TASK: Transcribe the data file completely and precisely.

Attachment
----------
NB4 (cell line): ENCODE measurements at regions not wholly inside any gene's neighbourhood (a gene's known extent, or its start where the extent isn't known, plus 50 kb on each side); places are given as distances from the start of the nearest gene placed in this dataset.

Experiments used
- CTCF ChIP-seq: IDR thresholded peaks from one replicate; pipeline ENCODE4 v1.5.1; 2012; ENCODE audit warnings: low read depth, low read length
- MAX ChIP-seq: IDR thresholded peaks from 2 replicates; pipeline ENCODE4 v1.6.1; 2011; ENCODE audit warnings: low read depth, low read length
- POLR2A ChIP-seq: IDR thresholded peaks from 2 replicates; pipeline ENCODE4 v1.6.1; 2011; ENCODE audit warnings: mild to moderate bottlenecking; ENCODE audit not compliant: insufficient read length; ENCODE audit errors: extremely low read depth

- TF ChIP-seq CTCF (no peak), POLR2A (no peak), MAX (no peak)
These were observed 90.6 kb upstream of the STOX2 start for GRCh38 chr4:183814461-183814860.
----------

NB4 (cell line): ENCODE measurements at regions not wholly inside any gene's neighbourhood (a gene's known extent, or its start where the extent isn't known, plus 50 kb on each side); places are given as distances from the start of the nearest gene placed in this dataset.

Experiments used
- CTCF ChIP-seq: IDR thresholded peaks from one replicate; pipeline ENCODE4 v1.5.1; 2012; ENCODE audit warnings: low read depth, low read length
- MAX ChIP-seq: IDR thresholded peaks from 2 replicates; pipeline ENCODE4 v1.6.1; 2011; ENCODE audit warnings: low read depth, low read length
- POLR2A ChIP-seq: IDR thresholded peaks from 2 replicates; pipeline ENCODE4 v1.6.1; 2011; ENCODE audit warnings: mild to moderate bottlenecking; ENCODE audit not compliant: insufficient read length; ENCODE audit errors: extremely low read depth

- TF ChIP-seq CTCF (no peak), POLR2A (no peak), MAX (no peak)
These were observed 90.6 kb upstream of the STOX2 start for GRCh38 chr4:183814461-183814860.